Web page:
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Decarbonizing Transportation : Reducing Air Travel Emissions for UBC Faculty and Staff Elahi, Anam Imtiaz; Cruz, Citali; Ali, Hadir; Geiser, Hannah; Noureddine, Israa; Anand, Ravina 2020-04-10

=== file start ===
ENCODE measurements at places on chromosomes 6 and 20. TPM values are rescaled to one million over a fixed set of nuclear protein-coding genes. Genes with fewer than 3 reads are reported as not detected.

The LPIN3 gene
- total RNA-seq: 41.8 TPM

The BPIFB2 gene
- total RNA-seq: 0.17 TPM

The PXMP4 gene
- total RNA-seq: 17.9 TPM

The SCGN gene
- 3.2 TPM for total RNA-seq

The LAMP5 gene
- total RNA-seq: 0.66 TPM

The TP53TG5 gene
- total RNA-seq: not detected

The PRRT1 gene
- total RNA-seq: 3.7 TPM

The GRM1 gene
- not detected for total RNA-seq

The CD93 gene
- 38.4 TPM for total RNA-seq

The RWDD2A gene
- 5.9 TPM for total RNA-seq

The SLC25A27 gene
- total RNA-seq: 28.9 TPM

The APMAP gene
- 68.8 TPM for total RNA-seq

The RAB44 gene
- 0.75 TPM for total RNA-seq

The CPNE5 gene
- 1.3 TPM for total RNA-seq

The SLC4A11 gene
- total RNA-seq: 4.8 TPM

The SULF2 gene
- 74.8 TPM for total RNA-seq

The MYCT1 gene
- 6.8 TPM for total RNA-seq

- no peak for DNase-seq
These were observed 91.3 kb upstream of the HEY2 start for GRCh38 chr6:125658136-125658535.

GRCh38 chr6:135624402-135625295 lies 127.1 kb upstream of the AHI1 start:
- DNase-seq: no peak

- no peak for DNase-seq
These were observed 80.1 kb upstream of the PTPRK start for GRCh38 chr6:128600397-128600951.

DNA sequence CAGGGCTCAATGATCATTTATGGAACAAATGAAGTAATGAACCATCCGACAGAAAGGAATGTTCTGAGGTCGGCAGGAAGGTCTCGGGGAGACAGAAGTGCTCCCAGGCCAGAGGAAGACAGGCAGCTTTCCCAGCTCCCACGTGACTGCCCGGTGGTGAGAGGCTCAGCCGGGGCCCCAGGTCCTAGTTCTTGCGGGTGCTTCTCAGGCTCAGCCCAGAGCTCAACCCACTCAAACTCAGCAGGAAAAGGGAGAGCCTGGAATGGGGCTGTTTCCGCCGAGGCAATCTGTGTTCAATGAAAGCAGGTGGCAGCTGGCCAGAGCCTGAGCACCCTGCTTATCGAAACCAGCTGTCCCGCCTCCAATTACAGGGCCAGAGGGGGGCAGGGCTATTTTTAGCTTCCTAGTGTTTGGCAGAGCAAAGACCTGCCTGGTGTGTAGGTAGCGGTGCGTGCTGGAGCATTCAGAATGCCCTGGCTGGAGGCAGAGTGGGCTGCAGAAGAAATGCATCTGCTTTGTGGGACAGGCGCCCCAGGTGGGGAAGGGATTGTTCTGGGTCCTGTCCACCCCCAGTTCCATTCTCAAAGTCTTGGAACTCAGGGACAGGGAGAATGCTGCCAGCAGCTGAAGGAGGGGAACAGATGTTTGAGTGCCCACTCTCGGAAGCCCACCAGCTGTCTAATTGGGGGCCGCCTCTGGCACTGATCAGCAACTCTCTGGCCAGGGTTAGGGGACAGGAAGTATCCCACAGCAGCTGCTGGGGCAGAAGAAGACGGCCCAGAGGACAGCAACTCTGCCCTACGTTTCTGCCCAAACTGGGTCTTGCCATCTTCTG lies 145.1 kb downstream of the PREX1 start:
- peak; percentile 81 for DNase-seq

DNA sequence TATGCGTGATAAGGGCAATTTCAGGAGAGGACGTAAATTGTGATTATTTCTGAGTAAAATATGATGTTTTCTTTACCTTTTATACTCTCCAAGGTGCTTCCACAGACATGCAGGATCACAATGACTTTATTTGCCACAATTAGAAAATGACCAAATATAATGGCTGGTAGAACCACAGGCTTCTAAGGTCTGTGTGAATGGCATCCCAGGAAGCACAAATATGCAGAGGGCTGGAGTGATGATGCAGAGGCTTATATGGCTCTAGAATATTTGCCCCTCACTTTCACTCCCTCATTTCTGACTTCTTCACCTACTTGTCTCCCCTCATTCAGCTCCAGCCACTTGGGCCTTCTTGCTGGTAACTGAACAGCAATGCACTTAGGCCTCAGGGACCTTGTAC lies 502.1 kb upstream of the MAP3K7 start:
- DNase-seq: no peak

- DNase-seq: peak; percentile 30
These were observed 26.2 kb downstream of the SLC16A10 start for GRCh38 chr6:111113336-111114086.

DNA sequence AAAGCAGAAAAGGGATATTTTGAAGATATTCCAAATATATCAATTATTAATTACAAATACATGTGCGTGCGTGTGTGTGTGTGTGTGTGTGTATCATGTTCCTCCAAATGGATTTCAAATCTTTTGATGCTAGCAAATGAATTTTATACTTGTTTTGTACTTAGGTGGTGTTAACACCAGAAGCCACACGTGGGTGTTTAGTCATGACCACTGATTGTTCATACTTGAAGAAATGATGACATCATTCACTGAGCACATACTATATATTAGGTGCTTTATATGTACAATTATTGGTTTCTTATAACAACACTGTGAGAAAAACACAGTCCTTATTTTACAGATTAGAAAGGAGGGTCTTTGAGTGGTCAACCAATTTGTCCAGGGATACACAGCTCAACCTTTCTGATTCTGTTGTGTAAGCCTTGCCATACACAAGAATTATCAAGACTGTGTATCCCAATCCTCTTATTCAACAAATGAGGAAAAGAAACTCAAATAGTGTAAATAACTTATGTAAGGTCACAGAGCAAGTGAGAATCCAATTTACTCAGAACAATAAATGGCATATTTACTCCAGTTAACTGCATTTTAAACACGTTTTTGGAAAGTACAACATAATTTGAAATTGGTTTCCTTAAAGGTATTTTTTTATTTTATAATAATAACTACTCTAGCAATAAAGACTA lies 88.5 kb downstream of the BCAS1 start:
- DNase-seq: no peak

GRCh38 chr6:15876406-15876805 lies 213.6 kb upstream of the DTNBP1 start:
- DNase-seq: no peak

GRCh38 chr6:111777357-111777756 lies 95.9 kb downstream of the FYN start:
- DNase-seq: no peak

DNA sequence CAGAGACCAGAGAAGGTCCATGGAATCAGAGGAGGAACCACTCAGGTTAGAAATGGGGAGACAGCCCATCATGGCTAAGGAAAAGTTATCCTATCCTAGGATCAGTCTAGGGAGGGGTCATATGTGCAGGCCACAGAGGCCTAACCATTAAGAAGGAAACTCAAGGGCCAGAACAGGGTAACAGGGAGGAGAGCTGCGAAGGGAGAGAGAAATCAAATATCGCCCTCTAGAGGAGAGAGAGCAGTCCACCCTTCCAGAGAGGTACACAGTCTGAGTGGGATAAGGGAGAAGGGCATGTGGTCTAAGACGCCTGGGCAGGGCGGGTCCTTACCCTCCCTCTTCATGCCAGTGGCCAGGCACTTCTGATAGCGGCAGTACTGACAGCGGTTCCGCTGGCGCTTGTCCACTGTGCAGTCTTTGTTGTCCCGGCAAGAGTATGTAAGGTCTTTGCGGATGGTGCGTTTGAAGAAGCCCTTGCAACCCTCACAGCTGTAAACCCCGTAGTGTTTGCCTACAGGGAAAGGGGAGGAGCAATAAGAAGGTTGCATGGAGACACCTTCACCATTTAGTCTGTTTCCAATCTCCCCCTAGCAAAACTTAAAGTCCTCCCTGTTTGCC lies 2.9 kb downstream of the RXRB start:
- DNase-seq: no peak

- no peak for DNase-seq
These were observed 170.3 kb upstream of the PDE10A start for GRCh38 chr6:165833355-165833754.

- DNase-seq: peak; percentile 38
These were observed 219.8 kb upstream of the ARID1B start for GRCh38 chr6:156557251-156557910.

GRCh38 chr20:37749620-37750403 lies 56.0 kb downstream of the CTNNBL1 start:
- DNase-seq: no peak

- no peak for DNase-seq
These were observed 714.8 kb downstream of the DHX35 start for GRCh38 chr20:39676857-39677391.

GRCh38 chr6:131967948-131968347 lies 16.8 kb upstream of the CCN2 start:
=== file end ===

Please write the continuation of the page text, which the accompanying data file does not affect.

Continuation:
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UBC Social Ecological Economic Development Studies (SEEDS) Sustainability Program Student Research Report Decarbonizing Transportation: Reducing Air Travel Emissions for UBC Faculty and Staff Anam Elahi, Citali Cruz, Hadir Ali, Hannah Gieser, Israa Noureddine, Ravina Anand University of British Columbia Course: GPP 581 Themes:  Climate, Transportation, CommunityDate: April 10, 2020 Disclaimer: “UBC SEEDS Sustainability Program provides students with the opportunity to share the findings of their studies, as well as their opinions, conclusions and recommendations with the UBC community. The reader should bear in mind that this is a student research project/report and is not an official document of UBC. Furthermore, readers should bear in mind that these reports may not reflect the current status of activities at UBC. We urge you to contact the research persons mentioned in a report or the SEEDS Sustainability Program representative about the current status of the subject matter of a project/report”. DecarbonizingTransportation: ReducingAir Travel Emissions forUBC Faculty and StaffG P P  5 8 1 :   B e h a v i o r a l  I n t e r v e n t i o n  P o l i c y   P r o p o s a lC L I E N T :U B C S E E D SAnam ElahiCitali CruzHadir AliHannah GieserIsraa NoureddineRavina AnandS u b m i s s i o n  D a t eA p r i l 1 0 , 2 0 2 0T a b l e  o f  C o n t e n t sUBC faculty and staff report that thefollowing    factors prevent them from reducing theirbusiness air travel: tenure requirements,  lack ofawareness of teleconferencing options on-campus,low quality of virtual communication experiences,lack of training on equipment, and lack of IT supportand access on campus.Ta b l e  o f  C o n t e n t s34A n a l y s i s  a n d  P o t e n t i a lO u t c o m e sB a c k g r o u n d  R e c o m m e n d e d  I n t e r v e n t i o n s7I m p l i c a t i o n s  a n d  S c a l i n g 89A p p e n d i xB a c k g r o u n dBackgroundIn a study conducted by the University of Montreal, it was determined that 67% of thetrips made by faculty members were to attend conferences while 18% were forconducting research, and the rest were for other meetings (Wynes & Donner, 2018).While to offset its air travel, UCLA developed a program that requires travellers tobalance their emission footprint by paying a fee and then by investing the fundscollected from both domestic ($9) and international ($25) flights into green projects.These funds are then awarded annually to local on-campus projects in order to mitigateair travel emissions (UCLA, 2020). This policy was deemed problematic as it inherentlyassumes that faculty want to reduce carbon emissions but are unable or unwilling to doso through reducing their actual air travel and that all would be well aware of the off-sets they are expected to make due to travel. It is also not the most effective policy if theaim is to eventually reduce air travel, as it just offsets the emissions rather than tacklingthe cause of emissions in the first place. However, no data on the effectiveness of thepolicy was available to measure its success.Ghent University in Belgium created a “sustainable travel policy” by classifying cities as“green cities” and “orange cities” (Ugent, 2019). Green cities are those that take lessthan 6 hours to reach by bus or if the travel time by train is less than that it would takefor a flight. Orange cities, on the other hand, are cities that take less than 8 hours toreach by train. University booking systems are programmed to only show train or busoptions. If faculty/staff still opt for a plane, then the university requires CO2-compensation for trips taken. The university collaborates with CO2logic and gets todecide which projects will receive their financial support. For any flights not bookedthrough the university system, there is a fixed CO2 compensation of 50 euro charged. Inthis case, the policy is very effective due to the geographical location of the universityand how close it is to other countries in Europe, which makes it possible to reachmultiple countries/locations using buses or trains. However, this policy can beproblematic because it makes the following assumptions: everyone is willing to spend6-8 hours on a train, and everyone is physically capable of travelling via a train. But thispolicy is restricted to Europe and cannot be applied in Canada or many North Americanregions for scale due to its geographical location and the distances that exist from cityto city.The Tyndall Centre for Climate Change Research has developed specific policies, whichpromote conferencing and the use of alternative modes of transportation whennecessary (Tyndall, 2020). They achieve this through a three-stage/step process,wherein the first is a decision making stage that uses a decision-tree to providealternatives to air travel. The second is a monitoring stage which encompasses a scoringtool that asks staff to conduct a monthly survey that records travel and asks for travelinformation and justification for the trip. Last, is a commitment stage where the staff issigned up to a minimum commitment of reduction (they can opt-out or commit tosomething bigger). The assumption, in this case, is that due to the type of theinstitution and its focus on climate research means that their employees are more likelyto be engaged in such policies while the same can’t be said for other institutions, whichwouldn't necessarily have the same commitment or level of knowledge from faculty toreduce emissions. Thus, due to the type of institution this is, this policy can prove to bevery effective; however, no data on the actual offsets created by the policy is availableto measure its relative success.Page 3Target Behaviour:Reduce the air travelof faculty throughbehaviouralinterventions andpossible policychange.R e c o m m e n d e d  I n t e r v e n t i o n s  ( 1 )P r e - B o o k i n g  F o r mAir travel to business conferences, symposia and workshops should be treated as a lastresort, and this is a shift that will require behavioural changes from faculty and staff. It’srecommended that an online quiz be integrated at the point of booking travel in the UBCConcur and/or Direct Travel booking systems. The quiz will ask faculty/staff to answerquestions about the purpose of their travel in order to demonstrate that they haveconsidered other options (i.e., public transportation, video conferencing), and to justify whyair travel is an absolute necessity (see Appendix A). This recommendation utilizestransparency and salience to nudge faculty and staff into considering alternative options toair travel at the point of booking. By making alternatives more obvious, transparent andavailable, the form invites people to pause and genuinely consider them, making air travel alast resort that gets selected only once other options have been exhausted because they’renot viable.A randomized control trial (RCT) will test the effectiveness of the intervention over thecourse of one academic year. The RCT will involve the quiz being implemented on acontrolled group of Concur and Direct Travel accounts only. These accounts will be selectedusing a systematic random sampling method that includes all UBC faculty and departments.Comparing the travel decisions of this group to those who do not use the quiz will identifywhether the behavioural nudge results in more people selecting alternatives to air travel. Asample of this form is available in the appendix, page 9. Behavioural Interventions (1)Page 4R e c o m m e n d e d  I n t e r v e n t i o n s  ( 2 )C r e a t i n g  a  G H G  E m i s s i o n s  W a r n i n g  i n  t h e   G r a n t s  &F i n a n c i a l  S e r v i c e s  W e b s i t e  P o p - u pWhile professors can keep track of their travel expenses in the Financial Services website,their GHG emissions contributions are not tracked and often remain unnoticeable, as aremost environmental problems. Including a pop-up window or a banner on top of theFinancial Services website that clearly outlines their updated GHG emissions as anotherexpense would make information salient. This tool would allow faculty to visualize theirenvironmental impact per grant and keep track of it every time they visit the financialservices website.The implementation of this intervention would require support from the UBC FinancialServices Department to allow the inclusion of the banner or pop-up window on theirwebsite. Similarly to the previous intervention, an RTC would be conducted to assessintervention over a year per grant. In this case, the control group and experimental groupwould be assessed based on the emissions associated with the grants.  The expectedoutcome would be to find that those under the experiment would have lower GHGemissions. A sample of what this would look like is available in the appendix, page 11. Behavioural Interventions (2)Page 5R e c o m m e n d e d  I n t e r v e n t i o n s  ( 3 )U B C  T e n u r e  C o n t r a c t sAs per the UBC policy “The Professoriate Stream: Criteria for Tenure and Promotion” and“Part 4: Conditions of Appointment for Faculty July 1, 2016 – June 30, 2019”, in order tosecure tenure, teaching faculty are to fulfil the criteria of ‘Scholarly Activity’ and‘Educational Leadership,’ which expects faculty members to participate or organize“conferences, programs, symposia, workshops and other educational events on teachingand learning locally, nationally and internationally.” This places pressure on junior facultymembers in their positions as Acting Assistant Professors and Assistant Professors, to travelmore to gain peer reviews and references; organizing and attending academic conferencesand symposiums to help build themselves a network within their area of expertise. Thispolicy is currently held by the UBC Human Resources and the Office of Provost - VicePresident Academic.Instead of promoting attendance of conferences, the university should amend, Part 4:Conditions of Appointment for Faculty, and give the option of video-conferencing and otherdigital alternates to the faculty within the current policy. This would help faculty membersknow that the university supports travel alternates, which would encourage them to planevents and secure funding through utilizing technology and other resources. The universityshould replace the wording of ‘Conference Participation (Organizer, Keynote Speaker, etc.)’from its Scholarly and Professional Activities marking criteria and instead use “ConferenceParticipation (Organizer, Keynote Speaker, etc.) through video-conferencing technology,” topromote an alternate route of action.Policy ChangePage 6A n a l y s i s  a n d  P o t e n t i a l  O u t c o m e sA n a l y s i s  a n d  P o t e n t i a l  O u t c o m e sThe following metrics will be used to measure the effectiveness of the quiz: 1) the total businessairfare ($) spent by faculty/staff and 2) the number of airplane trips booked on Concur and/orDirect Travel (found within Air Travel Database). The intervention will be considered a success iffewer airplane trips are taken by faculty/staff, thereby decreasing total campus GHG emissionsthat result from business air travel. The expected outcome is that post-intervention, fewerfaculty/staff members will be travelling by air to business events and instead, there will be anincrease in the use of alternatives such as public ground transportation and/or on-campus videoconferencing options. Currently, faculty/staff often book travel on independent websites insteadof Concur or Direct Travel, so ensuring that all business travel is booked through these UBCdatabases is one anticipated challenge of implementing this recommendation and tracking itssuccess.For the inclusion of the GHG emissions tracker per grant in the Financial Services website, themetrics to evaluate the success of the intervention would consist of evaluating the counterfactualbetween the expenses on flights per grant before and after the intervention. Additionally, wewould also evaluate the counterfactual between professors that participated in the program andthose who did not. The intervention would be considered a success if there is a decrease in the airtravel expenses resulting in a decrease of total campus GHG emissions that can be attributed tothe participation of the program. Considering the changes in travel habits with COVID-19, it maybe challenging to isolate the impact of the behavioural intervention.For the tenure policy change recommendation, we suggest evaluating the flight expenditures perjunior faculty member before and after the policy change is implemented. This can further becompared against any observable changes in the behaviour of faculty members who hold tenurepositions in comparison to others. This policy change will constitute success if the air travelexpense reported by the junior faculty members, who await tenure positions, is less than theamount they were reporting before the policy was implemented. However, as mentioned earlier,considering the current COVID-19 situation, the impact of the policy change would be difficult toevaluate and ascertain in complete isolation.Page 7I m p l i c a t i o n s  a n d  S c a l i n gI m p l i c a t i o n s  a n d  S c a l i n gThese interventions would rely solely on the receptivity of academics,faculty, and researchers to these nudges. Once having conducted bothtrials on a sample-sized control group, it can be derived whether therewas a perceivable change in behaviour due to the nudge, or if bothbehavioural interventions had no significance on participants' choice. Ifdeemed successful, implementation of these behavioural interventionswould mean future policy amendments are to be considered and/orimplemented. Therefore, faculties would need to provide policies thatallow professors or staff to exercise the checklist and/ or financialservices pop-up on GHG emissions before agreeing to participate in aconference. The intervention could initiate from professors and staff andthen expand to student researchers who participate in conferencesabroad. It can also start from certain departments and scale-up tobecome a university-wide policy that would be exercised by universityprovosts, students, clubs, and professionals. Due to the interventionbeing online it would be easy to administer and scale-up. When it comesto accessibility, faculty members, researchers, and staff can access theseinterventions whether abroad or on campus.Some challenges that are anticipated in adopting these behaviouralinterventions are the lack of video conferencing systems, the difficulty ofpaying carbon offsets, privacy issues, and competitiveness. If UBC wereto adopt this intervention to reduce carbon emissions would it affect itscompetitiveness in tenure-ship. This can be foreseen as a potentialproblem that needs further research and analysis.Page 8A p p e n d i xP r e - B o o k i n g  F o r m ( 1 )Page 9A p p e n d i xP r e - B o o k i n g  F o r m  ( 2 )Page 10A p p e n d i xG r a n t s  &  F i n a n c i a l  S e r v i c e s  W e b s i t e  P o p - u pWARNING!Based on the flights you've taken in the last 24months, your total GHG  emissions are nowXXX.Your footprint is now 150% higherthan the rest of the departmentsaverage. Page 11R e f e r e n c e sPage 12Air Travel Mitigation Fund. (n.d.). Retrieved from https://www.sustain.ucla.edu/airtravelfund/Sustainable travel policy. (2019, May 2). Retrieved fromhttps://www.ugent.be/en/ghentuniv/principles/sustainability/travelpolicyWynes, (S). & Donner, S.D. (July 2018). Addressing Greenhouse Gas Emissions from Business-Related AirTravel at Public Institutions: A Case Study of the University of British Columbia. Pacific Institute of ClimateSolutions.Academic Flying. (2020, April 8). Flying Less: Reducing Academia's Carbon Footprint. Retrieved fromhttps://academicflyingblog.wordpress.com/